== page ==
4) Since the "Green Revolution" crops developed at CIMMYT or IRRI were generally crossed with local varieties in the countries where they were planted, there are many areas where agricultural biodversity has actually increased, while even in those areas where it may have decreased, the decrease is far less than activists would have us believe. In addition, biodiversity has been preserved because less new land has to be brought under cultivation. Further, the collection, storing, and distribution of seeds from the agriculture research stations has added to the distribution of biodiversity, while biotechnology offers new dimensions of biodiversity, previously unimaginable.

5) The Green Revolution grains are more efficient in water and fertilizer use and therefore require less per unit of output. Because of newly-created resistance genes or "gene stacking," the Green Revolution crops are more disease-resistant, requiring less pesticide per unit of output than would have been the case for conventional crops. Once again, biotechnology in forms like Bt corn offers new possibilities for breeding pest and disease resistance.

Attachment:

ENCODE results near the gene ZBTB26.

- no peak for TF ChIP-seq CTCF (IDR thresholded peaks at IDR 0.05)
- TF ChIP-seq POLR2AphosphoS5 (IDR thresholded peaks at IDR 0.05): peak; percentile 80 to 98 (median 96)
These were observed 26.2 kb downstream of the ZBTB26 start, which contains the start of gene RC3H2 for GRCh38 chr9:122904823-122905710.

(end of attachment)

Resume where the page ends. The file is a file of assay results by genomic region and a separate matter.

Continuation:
Not a Bad Start

It is hard to imagine a revolution the scale of the Green Revolution, with its political, economic, social, ecological, scientific, and technological dimensions, that doesn't have some adverse consequences. It is a true testament to Dr. Borlaug that every major criticism of the revolution can be massively refuted. He initiated the Green Revolution with what we now consider to be "conventional" breeding techniques but were cutting edge at the time. He has continued to develop his thinking with each new shift in scientific understanding and is now a strong supporter of biotechnology. And he is still traveling the globe helping those in most need to grow their food requirements.

One has the sneaking suspicion that when we humans return to the Moon or go on to Mars, Dr. Borlaug will be on board so that he can get food production up and running. In any case, I will be keeping this tribute article current so as to be able to use it again for his 100th birthday. Instead of considering him one of the greatest human beings of the twentieth century, maybe we ought to think in terms of one of the greatest of all time [Editor's note: That was the conclusion of skeptics/commentators/magicians Penn & Teller, who graciously recorded a video tribute for ACSH's twenty-fifth anniversary in which they called Borlaug the greatest human being who ever lived, as they had earlier dubbed him on an episode of their Showtime TV series]. Who else has fed more people and sought less credit for it?